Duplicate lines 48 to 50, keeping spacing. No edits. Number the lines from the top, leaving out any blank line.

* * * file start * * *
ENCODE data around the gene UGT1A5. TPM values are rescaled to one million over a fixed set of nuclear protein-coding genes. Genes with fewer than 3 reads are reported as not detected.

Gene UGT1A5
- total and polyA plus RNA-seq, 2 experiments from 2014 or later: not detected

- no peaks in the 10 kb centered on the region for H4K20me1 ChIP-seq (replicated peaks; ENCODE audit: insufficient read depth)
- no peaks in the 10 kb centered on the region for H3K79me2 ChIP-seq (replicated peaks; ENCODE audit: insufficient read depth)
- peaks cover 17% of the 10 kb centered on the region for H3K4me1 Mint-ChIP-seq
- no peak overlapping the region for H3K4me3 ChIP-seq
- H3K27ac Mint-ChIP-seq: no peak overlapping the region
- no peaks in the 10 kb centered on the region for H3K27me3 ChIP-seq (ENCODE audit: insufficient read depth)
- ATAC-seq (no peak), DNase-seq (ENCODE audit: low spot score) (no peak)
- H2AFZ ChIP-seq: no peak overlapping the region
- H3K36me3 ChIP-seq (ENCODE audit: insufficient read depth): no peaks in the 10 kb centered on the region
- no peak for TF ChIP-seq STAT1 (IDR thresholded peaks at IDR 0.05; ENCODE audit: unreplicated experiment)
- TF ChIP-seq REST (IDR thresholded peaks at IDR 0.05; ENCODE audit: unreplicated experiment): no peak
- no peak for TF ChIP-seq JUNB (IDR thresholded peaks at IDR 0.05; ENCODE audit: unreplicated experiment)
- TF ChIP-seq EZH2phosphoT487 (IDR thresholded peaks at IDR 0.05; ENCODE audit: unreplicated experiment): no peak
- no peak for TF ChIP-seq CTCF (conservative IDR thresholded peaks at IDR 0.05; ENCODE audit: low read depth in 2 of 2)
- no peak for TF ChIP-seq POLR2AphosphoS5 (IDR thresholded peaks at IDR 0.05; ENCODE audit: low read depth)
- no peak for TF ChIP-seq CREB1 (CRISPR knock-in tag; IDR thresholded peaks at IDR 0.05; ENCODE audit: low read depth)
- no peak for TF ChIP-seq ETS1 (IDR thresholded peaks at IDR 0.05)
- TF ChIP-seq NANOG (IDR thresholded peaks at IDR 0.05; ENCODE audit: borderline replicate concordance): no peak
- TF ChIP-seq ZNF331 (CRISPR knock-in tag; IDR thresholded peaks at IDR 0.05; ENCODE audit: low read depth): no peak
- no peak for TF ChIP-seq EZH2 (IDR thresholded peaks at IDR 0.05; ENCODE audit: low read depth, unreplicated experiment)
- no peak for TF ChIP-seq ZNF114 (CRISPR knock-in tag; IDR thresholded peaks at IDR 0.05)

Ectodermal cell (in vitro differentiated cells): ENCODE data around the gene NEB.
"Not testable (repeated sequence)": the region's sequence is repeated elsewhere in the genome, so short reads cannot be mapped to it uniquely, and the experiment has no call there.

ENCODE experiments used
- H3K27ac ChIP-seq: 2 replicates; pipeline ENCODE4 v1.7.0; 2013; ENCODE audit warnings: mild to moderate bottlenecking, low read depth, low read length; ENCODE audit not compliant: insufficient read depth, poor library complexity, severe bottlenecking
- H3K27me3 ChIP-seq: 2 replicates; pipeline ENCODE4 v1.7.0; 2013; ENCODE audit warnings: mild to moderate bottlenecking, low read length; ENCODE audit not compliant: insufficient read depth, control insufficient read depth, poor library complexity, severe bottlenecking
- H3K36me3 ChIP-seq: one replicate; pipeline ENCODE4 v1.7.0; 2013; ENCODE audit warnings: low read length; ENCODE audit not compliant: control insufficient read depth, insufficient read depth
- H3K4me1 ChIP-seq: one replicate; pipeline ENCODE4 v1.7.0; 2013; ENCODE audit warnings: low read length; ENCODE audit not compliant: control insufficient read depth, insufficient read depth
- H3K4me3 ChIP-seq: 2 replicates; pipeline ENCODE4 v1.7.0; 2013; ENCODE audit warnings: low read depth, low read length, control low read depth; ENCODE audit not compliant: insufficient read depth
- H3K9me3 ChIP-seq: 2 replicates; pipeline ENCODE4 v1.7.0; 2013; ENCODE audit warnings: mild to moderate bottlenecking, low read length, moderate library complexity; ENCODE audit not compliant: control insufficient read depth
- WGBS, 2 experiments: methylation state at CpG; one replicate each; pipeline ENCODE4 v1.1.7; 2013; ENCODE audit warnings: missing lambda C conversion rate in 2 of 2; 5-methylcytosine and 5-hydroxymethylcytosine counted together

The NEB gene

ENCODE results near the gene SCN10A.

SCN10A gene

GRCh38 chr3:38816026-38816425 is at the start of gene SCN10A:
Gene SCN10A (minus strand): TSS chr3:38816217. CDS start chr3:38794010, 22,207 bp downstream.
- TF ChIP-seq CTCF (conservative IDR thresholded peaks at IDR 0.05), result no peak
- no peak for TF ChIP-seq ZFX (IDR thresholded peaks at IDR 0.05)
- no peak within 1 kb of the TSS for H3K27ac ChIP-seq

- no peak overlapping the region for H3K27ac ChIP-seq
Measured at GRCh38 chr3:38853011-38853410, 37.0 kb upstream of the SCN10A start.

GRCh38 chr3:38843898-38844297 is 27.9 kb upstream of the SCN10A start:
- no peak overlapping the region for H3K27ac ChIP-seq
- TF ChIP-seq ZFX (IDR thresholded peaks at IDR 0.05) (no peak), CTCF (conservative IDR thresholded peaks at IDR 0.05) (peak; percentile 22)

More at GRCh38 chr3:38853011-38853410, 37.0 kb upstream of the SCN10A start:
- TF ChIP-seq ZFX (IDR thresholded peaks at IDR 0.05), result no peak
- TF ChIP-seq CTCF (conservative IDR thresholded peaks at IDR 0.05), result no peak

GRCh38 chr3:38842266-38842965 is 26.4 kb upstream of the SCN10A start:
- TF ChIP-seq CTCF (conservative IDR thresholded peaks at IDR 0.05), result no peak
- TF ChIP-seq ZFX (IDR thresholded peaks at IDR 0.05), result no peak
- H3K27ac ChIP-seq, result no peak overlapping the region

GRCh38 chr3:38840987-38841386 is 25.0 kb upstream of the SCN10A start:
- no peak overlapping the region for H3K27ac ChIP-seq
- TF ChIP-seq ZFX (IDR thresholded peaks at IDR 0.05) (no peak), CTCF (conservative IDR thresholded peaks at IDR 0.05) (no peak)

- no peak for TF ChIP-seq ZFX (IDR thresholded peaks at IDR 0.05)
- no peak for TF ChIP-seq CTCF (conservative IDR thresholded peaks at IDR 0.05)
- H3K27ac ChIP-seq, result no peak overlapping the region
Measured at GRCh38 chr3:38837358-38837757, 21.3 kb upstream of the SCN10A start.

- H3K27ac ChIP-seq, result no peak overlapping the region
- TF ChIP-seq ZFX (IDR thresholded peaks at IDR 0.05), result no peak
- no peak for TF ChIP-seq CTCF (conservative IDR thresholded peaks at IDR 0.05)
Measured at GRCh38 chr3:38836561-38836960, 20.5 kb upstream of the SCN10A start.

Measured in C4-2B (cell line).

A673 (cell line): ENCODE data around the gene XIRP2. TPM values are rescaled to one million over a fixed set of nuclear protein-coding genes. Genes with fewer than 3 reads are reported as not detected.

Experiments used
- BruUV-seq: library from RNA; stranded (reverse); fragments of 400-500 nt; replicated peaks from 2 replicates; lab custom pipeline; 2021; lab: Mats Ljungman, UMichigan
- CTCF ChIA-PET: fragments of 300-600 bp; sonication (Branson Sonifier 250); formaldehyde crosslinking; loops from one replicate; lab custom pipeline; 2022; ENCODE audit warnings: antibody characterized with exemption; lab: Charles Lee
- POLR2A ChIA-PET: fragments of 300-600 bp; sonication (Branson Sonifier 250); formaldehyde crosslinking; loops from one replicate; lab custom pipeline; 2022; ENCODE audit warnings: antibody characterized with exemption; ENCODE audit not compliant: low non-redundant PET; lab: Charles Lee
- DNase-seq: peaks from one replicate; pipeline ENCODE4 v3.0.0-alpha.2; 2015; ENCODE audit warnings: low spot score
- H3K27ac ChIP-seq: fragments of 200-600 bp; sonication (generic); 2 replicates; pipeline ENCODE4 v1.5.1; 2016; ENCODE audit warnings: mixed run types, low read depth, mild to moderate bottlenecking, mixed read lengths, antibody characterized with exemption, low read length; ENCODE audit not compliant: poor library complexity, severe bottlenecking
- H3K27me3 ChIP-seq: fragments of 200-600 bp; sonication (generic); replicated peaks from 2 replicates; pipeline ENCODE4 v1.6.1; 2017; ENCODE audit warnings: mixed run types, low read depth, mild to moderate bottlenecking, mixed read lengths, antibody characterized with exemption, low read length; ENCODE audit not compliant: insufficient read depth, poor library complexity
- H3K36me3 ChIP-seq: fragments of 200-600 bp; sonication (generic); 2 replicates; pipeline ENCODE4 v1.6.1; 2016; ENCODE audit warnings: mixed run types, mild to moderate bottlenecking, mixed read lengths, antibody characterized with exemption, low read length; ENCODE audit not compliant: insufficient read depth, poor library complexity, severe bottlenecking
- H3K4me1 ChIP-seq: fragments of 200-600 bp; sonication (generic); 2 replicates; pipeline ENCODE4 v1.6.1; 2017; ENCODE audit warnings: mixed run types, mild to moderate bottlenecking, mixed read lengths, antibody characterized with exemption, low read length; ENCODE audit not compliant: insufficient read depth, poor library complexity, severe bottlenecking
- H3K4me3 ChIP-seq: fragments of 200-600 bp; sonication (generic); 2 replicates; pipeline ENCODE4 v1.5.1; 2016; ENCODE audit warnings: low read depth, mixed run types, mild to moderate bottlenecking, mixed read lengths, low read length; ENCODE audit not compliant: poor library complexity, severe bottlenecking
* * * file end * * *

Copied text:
More at GRCh38 chr3:38853011-38853410, 37.0 kb upstream of the SCN10A start:
- TF ChIP-seq ZFX (IDR thresholded peaks at IDR 0.05), result no peak
- TF ChIP-seq CTCF (conservative IDR thresholded peaks at IDR 0.05), result no peak